Gardening

Gardening

We have already had a taste of the high heat and humidity headed our way in July and August.

Usually when the humidity arrives, so does powdery mildew.

Almost all of the phlox and several of the cucumber plants are exhibiting evidence of this particular type of fungus.

Take heart, there is a cure for the unsightly malady and we’ll get to that.

First, it’s past time for a true confession.

Many years ago, we were lucky enough to be one of the gardens selected for the county Garden Tour.

During escorting a number of visitors, I was asked: “What do you do to manage powdery mildew?”

I said, “I’ve never had the problem so I don’t know how to answer your question.”

Later in the evening, after everyone had left, I was walking around the gardens and much to my amazement, powdery mildew had magically infested a beautiful stand of purple phlox.

It dawned on me it was at this very location the lady had asked about how to deal with it.

I was both embarrassed and humbled by the incident.

So to that guest, if you are still reading these articles, here is how you manage powdery mildew.

Sorry it took so long.

The best you can achieve is to keep from getting the mildew to begin with.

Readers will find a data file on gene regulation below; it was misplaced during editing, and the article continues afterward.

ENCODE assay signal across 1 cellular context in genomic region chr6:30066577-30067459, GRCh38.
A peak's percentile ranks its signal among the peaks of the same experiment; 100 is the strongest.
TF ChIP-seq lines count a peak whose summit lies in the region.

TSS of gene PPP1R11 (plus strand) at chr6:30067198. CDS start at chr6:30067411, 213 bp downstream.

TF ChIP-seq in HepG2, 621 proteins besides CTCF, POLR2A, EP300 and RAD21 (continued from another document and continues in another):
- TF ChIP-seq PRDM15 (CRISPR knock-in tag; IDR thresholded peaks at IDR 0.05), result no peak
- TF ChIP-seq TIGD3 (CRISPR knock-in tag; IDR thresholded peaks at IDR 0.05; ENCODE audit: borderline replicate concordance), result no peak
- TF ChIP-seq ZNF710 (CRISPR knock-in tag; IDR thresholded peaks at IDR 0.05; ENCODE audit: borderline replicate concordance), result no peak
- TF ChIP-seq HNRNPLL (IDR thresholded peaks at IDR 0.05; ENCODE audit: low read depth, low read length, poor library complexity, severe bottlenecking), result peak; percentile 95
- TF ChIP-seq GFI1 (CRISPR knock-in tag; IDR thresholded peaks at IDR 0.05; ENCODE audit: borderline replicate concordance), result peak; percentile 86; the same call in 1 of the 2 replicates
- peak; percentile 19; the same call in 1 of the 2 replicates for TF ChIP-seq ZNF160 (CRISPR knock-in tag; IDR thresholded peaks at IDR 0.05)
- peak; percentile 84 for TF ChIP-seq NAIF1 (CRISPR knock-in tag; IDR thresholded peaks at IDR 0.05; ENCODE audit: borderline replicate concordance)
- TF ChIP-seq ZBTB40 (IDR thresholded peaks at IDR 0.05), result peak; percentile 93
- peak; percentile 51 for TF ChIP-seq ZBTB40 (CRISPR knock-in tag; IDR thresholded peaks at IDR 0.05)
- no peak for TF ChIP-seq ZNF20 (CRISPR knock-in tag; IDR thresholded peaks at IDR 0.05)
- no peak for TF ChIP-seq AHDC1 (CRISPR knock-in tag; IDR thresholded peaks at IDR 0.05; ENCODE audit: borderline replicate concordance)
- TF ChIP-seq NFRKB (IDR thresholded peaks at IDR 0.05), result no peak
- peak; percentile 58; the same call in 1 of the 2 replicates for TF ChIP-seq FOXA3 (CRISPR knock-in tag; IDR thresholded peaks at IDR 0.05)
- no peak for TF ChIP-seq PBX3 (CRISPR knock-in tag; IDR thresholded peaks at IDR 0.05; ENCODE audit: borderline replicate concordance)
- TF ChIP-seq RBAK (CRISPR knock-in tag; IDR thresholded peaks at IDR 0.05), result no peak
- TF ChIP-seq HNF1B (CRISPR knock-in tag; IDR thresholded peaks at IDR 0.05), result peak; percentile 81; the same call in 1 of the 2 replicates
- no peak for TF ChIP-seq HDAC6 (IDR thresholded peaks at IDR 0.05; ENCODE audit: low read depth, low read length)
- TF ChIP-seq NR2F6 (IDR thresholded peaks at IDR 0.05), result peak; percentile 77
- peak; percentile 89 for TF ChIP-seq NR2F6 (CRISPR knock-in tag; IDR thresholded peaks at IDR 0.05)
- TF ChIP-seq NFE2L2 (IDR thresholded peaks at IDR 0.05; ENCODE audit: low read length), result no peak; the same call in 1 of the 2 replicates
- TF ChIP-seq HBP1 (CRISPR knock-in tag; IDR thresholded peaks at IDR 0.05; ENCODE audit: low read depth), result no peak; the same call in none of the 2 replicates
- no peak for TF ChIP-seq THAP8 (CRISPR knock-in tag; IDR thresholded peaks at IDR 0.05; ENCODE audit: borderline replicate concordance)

How do you do that?

Choose plants which are resistant to the mildew.

Plant catalogues and the labels attached to plants sold by local vendors often have “resistant to mildew” in their descriptions.

Even buying the resistant types will not prevent your plants from developing the powdery plague.

Since humidity is one of the necessary ingredients to producing the fungus, try planting in sunny locations where humidity levels will be lower.

Also, increasing air flow around – in – and through your plants will lessen the occurrence and spread.

Some gardeners say by watering from above the fungus particles may be dislodged.

I’m not sure this technique will help; but, at this point in the battle, one can’t be too picky about defensive measures.

There are fungicides specially prepared to fight the unsightly critter and with their use, you introduce chemicals into your garden.

If the chemical addition isn’t a major concern to you, then by all means apply the fungicide.

However, if you are open to other alternatives, here is a recipe I have used since that long ago Garden Tour: one tablespoon of baking soda, one tablespoon of vegetable oil (to help the solution stick to the leaves), one teaspoon of dish detergent all added to one gallon of water.

Stir gently so as to avoid a bunch of bubbles from the dish detergent and then add to a spray bottle.

Apply to the tops of the leaves and reassess in 10 to 14 days.

If you have a specific question for Art Kammerlohr, write to 370 NW 121 Road, Warrensburg, MO 64093, or email maandpak@embarqmail.com.

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